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Covid Vaccines - Who Gets Priority?

Dr. Krawitz gets his first inoculation against Covid-19 with the Moderna vaccine.

I had some labs drawn on me the morning of January 4th at a local LabCorp, and I asked the technician if she'd received her Covid vaccine yet.

"No," she answered. "And I haven't heard anything about it. I just keep praying."

That seemed very strange and unfair to me. Those technicians are facing people coming in for Covid testing every day of the week, and I would consider them at high risk.

I finally received my first of two Moderna vaccinations on January 2, 2021, behind emergency room and intensive care unit personnel, which is appropriate. The next vaccine will be in four weeks. But there's a lot of disagreement about who should get it first. In my opinion, the groups that get it should be in this order:

Emergency Medical Personnel - This includes physicians, nurses, assistants and orderlies who work in wards in the hospital with people who are sick with Coronavirus. Why do they come first? Because if they get sick or have to quarantine - and it already happens much more frequently than you think - the medical care system collapses. Hospitals are already running out of urgent care beds. Imagine if a hospital had to turn you away because it had no physicians?

Essential Workers - This is a broad category, and includes food service handlers, garbage truck drivers, grocery store employees and health care personnel who see patients. I don't treat Covid in a hospital, but if a patient is going blind due to uncontrolled glaucoma, I need to be well. Each day, I face up to 50 patients up close. Yes, I wear an N95 mask and face shield whenever possible. But it's a calculated risk. Getting a vaccine for doctors like myself is therefore important. But I would tell you that the grocery store employees, food processors, and food truck driver are just as important as I am.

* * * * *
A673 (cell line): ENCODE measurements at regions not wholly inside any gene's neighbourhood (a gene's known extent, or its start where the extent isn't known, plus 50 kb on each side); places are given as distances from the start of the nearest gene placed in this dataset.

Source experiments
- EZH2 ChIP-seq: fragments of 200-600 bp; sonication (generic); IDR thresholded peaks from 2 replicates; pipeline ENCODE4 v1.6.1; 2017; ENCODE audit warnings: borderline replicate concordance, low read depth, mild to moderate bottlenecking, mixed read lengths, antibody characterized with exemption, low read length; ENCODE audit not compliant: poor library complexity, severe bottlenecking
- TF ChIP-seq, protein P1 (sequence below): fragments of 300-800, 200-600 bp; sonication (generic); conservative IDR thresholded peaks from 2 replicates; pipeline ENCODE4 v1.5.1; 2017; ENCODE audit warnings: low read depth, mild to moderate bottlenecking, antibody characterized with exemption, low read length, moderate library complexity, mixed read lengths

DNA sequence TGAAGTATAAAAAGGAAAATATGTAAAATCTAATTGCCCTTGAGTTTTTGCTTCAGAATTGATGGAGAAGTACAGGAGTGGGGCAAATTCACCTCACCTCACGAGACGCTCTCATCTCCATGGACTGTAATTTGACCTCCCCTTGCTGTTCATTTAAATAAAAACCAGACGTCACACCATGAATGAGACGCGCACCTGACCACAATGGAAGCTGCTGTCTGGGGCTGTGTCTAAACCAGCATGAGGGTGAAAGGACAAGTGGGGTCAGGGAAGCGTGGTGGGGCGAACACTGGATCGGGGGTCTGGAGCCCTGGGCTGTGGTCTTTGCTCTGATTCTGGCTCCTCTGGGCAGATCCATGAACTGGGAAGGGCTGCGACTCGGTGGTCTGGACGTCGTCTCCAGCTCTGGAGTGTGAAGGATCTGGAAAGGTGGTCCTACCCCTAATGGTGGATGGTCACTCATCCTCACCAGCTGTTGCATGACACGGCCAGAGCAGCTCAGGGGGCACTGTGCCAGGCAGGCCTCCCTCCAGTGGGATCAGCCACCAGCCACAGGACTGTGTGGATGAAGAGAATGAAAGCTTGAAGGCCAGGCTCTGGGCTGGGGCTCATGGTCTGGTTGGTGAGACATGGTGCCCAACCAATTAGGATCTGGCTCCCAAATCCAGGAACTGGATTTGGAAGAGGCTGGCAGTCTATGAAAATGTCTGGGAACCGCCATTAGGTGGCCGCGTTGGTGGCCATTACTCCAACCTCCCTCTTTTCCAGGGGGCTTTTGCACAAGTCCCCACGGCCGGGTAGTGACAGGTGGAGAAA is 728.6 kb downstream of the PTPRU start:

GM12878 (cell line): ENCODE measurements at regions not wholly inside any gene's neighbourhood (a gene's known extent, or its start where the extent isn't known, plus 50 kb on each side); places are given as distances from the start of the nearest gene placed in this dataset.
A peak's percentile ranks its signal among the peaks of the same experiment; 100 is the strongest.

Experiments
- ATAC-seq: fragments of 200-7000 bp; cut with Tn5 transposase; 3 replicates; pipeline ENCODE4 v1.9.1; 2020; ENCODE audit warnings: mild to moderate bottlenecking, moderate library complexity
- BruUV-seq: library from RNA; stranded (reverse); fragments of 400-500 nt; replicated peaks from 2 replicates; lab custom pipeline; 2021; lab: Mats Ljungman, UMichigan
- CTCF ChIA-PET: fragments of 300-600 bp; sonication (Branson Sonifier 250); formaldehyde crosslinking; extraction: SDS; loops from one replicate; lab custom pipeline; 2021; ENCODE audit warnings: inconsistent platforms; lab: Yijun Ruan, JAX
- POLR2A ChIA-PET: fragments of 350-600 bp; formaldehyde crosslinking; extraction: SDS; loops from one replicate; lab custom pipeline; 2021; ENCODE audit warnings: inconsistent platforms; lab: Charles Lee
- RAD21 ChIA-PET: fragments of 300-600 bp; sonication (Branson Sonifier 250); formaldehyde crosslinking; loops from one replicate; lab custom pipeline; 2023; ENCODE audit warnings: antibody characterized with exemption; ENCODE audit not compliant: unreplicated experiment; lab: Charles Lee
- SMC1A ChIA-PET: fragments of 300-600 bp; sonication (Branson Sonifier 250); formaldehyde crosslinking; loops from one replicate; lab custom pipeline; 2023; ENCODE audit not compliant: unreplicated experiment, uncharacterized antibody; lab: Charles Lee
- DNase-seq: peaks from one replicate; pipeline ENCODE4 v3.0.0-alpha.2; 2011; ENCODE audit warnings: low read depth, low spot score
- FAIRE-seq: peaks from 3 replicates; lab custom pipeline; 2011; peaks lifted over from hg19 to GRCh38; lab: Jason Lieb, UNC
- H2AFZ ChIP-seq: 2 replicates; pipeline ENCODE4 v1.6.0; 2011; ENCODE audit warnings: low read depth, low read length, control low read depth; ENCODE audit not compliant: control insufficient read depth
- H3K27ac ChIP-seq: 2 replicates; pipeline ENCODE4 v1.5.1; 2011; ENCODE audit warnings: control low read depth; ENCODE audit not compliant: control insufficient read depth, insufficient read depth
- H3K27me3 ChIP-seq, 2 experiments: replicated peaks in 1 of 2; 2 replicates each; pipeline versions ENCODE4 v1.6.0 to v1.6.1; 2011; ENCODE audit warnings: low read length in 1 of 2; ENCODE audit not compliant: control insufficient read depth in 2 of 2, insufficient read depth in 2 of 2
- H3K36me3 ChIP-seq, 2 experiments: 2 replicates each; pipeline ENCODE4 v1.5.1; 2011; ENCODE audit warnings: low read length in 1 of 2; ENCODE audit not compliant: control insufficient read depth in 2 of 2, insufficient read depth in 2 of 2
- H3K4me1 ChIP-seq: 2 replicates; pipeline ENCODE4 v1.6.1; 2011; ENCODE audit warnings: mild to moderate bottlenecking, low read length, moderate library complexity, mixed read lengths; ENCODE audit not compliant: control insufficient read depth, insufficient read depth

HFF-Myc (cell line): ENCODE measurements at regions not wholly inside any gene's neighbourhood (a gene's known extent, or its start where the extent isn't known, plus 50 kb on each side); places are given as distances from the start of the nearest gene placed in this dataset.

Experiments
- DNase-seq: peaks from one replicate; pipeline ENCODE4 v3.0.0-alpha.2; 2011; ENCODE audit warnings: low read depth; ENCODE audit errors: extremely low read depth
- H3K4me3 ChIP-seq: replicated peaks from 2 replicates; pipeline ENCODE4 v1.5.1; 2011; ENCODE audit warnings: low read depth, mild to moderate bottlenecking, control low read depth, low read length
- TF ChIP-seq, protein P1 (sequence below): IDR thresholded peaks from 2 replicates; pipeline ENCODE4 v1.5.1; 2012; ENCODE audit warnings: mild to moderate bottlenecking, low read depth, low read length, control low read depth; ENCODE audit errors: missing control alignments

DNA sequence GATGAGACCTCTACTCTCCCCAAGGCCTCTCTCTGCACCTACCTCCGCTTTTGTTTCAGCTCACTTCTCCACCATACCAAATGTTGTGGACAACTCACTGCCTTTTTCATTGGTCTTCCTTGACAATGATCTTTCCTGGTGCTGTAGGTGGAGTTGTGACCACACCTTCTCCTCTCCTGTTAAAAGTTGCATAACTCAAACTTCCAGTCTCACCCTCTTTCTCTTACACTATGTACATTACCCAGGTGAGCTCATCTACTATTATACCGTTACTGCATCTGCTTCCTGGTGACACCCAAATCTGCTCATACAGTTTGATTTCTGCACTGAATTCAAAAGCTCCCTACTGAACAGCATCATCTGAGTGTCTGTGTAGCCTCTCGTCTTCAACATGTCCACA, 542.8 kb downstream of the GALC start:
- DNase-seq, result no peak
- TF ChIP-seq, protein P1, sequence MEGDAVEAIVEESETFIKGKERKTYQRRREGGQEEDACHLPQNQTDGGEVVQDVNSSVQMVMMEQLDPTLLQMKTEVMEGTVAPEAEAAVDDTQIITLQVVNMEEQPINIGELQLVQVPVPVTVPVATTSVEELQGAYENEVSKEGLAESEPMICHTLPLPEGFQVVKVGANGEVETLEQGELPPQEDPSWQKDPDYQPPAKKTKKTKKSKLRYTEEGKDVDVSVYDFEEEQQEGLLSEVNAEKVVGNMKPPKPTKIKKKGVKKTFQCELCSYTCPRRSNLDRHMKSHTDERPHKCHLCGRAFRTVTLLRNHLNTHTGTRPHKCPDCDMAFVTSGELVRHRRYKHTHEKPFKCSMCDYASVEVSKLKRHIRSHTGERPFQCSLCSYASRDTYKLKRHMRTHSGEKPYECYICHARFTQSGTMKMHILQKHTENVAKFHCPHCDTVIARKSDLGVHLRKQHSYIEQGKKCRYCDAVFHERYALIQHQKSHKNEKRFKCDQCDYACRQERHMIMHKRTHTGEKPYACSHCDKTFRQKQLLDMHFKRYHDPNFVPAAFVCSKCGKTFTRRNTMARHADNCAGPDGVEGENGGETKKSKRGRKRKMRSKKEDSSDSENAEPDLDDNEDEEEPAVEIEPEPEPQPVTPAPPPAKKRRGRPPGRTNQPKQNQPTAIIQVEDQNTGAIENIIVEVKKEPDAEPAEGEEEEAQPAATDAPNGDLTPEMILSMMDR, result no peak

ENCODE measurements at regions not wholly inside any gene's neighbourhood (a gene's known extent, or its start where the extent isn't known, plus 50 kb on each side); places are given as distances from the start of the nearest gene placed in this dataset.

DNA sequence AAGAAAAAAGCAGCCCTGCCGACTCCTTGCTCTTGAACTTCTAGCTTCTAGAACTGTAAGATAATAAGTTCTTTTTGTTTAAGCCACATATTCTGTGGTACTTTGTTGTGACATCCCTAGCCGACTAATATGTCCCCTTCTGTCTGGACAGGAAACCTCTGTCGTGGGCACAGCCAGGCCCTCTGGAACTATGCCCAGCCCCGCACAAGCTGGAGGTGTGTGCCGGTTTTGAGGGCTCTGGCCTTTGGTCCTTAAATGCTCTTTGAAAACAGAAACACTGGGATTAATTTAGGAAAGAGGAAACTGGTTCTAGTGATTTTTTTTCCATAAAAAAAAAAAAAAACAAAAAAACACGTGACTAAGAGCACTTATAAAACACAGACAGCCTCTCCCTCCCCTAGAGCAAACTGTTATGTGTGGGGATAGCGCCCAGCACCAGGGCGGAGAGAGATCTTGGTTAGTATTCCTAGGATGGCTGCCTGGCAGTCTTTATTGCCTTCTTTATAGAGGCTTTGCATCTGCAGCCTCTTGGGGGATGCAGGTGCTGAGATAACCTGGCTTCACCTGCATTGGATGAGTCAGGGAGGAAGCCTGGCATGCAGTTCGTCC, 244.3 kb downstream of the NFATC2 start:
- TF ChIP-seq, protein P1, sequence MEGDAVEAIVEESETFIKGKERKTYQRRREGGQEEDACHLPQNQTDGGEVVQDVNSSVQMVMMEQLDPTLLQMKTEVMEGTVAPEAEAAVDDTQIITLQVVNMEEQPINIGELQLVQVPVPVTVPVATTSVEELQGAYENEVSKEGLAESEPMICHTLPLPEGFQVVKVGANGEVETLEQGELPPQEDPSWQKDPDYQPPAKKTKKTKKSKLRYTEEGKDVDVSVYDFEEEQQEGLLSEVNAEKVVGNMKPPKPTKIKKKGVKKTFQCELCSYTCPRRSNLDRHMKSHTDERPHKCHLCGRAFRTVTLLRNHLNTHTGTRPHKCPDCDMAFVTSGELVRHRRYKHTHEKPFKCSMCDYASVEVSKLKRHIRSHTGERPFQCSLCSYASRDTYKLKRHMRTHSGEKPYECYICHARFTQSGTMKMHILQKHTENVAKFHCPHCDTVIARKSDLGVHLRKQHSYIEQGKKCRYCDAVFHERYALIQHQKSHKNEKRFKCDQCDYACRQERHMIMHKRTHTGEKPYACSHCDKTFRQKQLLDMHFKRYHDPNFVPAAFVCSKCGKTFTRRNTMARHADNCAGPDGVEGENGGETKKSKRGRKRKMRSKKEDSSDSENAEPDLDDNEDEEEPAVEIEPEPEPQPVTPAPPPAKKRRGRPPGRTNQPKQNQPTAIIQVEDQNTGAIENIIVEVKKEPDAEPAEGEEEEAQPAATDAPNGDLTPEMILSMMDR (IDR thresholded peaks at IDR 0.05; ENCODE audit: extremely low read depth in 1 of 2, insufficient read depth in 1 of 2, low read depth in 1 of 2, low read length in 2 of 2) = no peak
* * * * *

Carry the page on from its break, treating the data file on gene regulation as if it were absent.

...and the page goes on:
High Risk Patients - This is not only the elderly, but also people who are obese, have hypertension, diabetes or other lung or circulatory diseases. And it especially includes people of color, who disproportionately die from Covid-19. Sadly, the history of Blacks in our country includes medical experimentation, which is one of the many reasons that they remain untrusting of getting a vaccine.

Middle Aged Adults - Sorry, if this is you, you're likely to be fourth in line. And with the poor distribution and shortages, I expect there will be a lot of jockying to get to the top of this list. Because both vaccines require deep refrigeration, make sure your source is trustworthy. If the vaccine is left out at room temperature too long, it will be ineffective.

Young Adults - Covid can have dire consequences in this group, but the death rate is lower. So they're at the bottom of the priority list. There are even discussions about this group receiving a half-dose of vaccine to help with distribution, although that was not studied in the data presented to the FDA

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